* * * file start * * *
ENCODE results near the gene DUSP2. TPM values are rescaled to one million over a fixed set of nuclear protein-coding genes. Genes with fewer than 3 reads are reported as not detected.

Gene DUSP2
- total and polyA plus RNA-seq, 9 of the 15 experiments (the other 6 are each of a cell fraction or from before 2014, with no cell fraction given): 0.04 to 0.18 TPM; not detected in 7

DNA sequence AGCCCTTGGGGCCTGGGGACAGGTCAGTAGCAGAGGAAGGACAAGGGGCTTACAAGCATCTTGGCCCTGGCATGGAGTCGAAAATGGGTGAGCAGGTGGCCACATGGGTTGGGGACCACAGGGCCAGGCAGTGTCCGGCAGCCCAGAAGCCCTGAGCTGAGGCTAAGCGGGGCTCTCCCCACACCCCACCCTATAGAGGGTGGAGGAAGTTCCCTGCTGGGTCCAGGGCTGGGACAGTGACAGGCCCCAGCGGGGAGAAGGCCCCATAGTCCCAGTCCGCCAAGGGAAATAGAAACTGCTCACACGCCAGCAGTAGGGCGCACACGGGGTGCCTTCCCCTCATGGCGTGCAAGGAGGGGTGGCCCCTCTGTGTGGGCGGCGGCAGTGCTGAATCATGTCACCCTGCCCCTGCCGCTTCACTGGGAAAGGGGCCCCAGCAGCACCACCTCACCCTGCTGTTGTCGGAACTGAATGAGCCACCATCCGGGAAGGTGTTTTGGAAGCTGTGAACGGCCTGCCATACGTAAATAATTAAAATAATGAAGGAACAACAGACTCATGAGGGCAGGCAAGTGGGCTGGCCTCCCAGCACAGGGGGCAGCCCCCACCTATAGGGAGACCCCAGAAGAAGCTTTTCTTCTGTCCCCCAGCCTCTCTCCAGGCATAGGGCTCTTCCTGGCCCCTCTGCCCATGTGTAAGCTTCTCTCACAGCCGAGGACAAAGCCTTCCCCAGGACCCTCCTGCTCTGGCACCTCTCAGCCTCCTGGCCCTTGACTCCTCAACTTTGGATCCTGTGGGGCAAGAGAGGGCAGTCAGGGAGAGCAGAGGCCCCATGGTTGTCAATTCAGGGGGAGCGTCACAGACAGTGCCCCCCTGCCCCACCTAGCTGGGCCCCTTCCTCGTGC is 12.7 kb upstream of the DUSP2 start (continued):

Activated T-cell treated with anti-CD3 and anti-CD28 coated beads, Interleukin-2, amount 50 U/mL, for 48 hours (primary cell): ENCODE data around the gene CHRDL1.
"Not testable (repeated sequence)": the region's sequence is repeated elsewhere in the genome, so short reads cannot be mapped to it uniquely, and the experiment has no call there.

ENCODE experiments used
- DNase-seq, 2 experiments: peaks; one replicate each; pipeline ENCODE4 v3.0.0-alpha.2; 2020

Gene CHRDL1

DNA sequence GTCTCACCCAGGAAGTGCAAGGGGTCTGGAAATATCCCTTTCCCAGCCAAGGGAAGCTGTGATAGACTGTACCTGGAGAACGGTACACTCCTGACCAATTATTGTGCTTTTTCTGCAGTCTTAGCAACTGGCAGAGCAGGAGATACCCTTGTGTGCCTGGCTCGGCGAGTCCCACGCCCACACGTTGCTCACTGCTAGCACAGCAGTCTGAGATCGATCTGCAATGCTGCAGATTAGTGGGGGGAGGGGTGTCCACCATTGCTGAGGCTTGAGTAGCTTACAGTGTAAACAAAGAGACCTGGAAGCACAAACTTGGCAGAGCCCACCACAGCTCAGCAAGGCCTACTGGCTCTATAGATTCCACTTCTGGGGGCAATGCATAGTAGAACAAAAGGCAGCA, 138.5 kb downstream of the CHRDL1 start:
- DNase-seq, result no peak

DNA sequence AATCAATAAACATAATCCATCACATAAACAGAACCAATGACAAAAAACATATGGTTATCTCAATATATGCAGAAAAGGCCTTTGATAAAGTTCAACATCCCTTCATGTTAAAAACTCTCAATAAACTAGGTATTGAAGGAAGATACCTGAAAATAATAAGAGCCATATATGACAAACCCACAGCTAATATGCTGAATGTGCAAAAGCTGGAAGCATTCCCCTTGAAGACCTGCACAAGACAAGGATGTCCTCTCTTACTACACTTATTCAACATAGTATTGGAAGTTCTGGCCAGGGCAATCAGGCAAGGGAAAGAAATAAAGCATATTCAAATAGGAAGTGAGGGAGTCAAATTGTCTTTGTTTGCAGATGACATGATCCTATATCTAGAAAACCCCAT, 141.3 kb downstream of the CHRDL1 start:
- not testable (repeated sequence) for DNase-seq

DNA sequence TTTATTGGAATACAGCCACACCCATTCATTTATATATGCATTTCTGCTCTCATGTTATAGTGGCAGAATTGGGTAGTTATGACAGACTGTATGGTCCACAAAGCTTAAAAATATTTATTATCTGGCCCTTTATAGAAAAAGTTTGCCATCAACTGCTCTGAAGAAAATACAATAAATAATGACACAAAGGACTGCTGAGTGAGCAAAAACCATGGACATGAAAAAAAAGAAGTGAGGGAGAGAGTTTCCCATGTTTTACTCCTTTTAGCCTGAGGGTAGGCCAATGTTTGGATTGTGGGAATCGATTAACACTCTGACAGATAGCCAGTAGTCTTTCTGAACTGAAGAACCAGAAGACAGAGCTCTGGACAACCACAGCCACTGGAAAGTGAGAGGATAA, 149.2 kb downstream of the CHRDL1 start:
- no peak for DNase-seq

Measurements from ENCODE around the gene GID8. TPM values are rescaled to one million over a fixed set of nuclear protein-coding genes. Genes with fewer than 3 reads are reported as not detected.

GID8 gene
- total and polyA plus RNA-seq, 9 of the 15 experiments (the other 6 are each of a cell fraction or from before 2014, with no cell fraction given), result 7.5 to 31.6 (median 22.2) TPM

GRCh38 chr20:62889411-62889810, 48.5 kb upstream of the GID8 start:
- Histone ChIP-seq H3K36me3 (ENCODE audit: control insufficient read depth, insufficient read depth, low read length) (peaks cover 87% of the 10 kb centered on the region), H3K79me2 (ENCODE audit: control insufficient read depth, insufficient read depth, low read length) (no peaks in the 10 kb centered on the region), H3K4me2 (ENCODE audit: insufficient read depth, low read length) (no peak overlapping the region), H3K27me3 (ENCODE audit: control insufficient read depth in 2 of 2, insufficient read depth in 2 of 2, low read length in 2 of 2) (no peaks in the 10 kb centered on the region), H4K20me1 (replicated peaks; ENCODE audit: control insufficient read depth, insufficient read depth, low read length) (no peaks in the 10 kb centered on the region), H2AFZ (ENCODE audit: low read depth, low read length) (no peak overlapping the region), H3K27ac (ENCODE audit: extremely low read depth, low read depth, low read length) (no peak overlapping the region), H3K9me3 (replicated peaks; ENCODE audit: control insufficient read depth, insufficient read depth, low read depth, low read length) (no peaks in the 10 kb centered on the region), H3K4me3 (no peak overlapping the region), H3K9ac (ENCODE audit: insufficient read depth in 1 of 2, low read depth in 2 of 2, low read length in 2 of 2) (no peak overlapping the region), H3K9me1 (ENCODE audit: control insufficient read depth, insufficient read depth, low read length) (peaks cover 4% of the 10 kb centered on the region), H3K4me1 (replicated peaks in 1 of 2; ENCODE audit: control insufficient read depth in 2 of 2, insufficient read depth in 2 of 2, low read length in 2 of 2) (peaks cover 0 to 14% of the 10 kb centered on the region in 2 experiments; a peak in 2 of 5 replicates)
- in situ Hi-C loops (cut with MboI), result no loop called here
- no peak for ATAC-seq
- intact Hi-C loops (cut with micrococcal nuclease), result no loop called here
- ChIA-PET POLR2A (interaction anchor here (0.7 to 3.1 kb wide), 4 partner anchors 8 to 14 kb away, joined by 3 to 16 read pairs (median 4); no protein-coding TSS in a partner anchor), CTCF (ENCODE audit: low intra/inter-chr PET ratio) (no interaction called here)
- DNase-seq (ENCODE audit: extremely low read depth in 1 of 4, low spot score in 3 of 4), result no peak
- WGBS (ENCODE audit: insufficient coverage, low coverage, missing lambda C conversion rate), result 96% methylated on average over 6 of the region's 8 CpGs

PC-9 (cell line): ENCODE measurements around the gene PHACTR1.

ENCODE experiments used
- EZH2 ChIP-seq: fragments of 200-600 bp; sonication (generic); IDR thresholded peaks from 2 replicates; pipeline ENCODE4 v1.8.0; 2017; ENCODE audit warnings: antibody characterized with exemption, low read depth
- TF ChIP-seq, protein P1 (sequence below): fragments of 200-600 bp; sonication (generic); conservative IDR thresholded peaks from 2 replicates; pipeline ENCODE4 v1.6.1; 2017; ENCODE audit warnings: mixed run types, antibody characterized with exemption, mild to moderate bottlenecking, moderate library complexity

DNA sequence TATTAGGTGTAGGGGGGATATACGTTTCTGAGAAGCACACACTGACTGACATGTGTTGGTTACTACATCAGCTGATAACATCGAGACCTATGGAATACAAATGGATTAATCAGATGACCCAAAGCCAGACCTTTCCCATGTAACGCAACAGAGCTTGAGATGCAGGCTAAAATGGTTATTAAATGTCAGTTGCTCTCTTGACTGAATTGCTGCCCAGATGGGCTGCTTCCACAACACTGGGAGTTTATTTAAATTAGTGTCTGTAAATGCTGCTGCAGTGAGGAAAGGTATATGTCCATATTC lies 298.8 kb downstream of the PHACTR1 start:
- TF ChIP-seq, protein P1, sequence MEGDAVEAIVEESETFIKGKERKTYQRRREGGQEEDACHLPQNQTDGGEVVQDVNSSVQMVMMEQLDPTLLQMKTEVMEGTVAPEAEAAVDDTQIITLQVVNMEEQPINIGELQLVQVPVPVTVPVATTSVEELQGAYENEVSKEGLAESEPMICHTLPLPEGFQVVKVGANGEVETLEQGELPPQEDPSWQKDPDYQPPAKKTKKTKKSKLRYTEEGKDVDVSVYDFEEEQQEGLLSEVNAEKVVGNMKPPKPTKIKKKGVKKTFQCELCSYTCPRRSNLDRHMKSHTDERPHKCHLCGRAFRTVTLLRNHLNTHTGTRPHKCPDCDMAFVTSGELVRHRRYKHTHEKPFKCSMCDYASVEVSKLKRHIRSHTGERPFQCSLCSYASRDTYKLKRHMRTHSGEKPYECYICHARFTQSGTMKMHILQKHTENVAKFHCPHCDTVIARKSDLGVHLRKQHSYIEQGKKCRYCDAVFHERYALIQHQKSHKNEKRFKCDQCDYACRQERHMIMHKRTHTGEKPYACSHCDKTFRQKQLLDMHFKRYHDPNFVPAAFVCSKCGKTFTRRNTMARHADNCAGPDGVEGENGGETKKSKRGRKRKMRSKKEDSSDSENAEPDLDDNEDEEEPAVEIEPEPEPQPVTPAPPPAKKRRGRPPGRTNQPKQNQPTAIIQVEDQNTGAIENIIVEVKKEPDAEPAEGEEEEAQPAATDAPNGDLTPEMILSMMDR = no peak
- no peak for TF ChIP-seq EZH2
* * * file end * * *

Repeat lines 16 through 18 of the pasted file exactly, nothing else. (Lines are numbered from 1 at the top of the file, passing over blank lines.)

Measurements from ENCODE around the gene GID8. TPM values are rescaled to one million over a fixed set of nuclear protein-coding genes. Genes with fewer than 3 reads are reported as not detected.

GID8 gene
- total and polyA plus RNA-seq, 9 of the 15 experiments (the other 6 are each of a cell fraction or from before 2014, with no cell fraction given), result 7.5 to 31.6 (median 22.2) TPM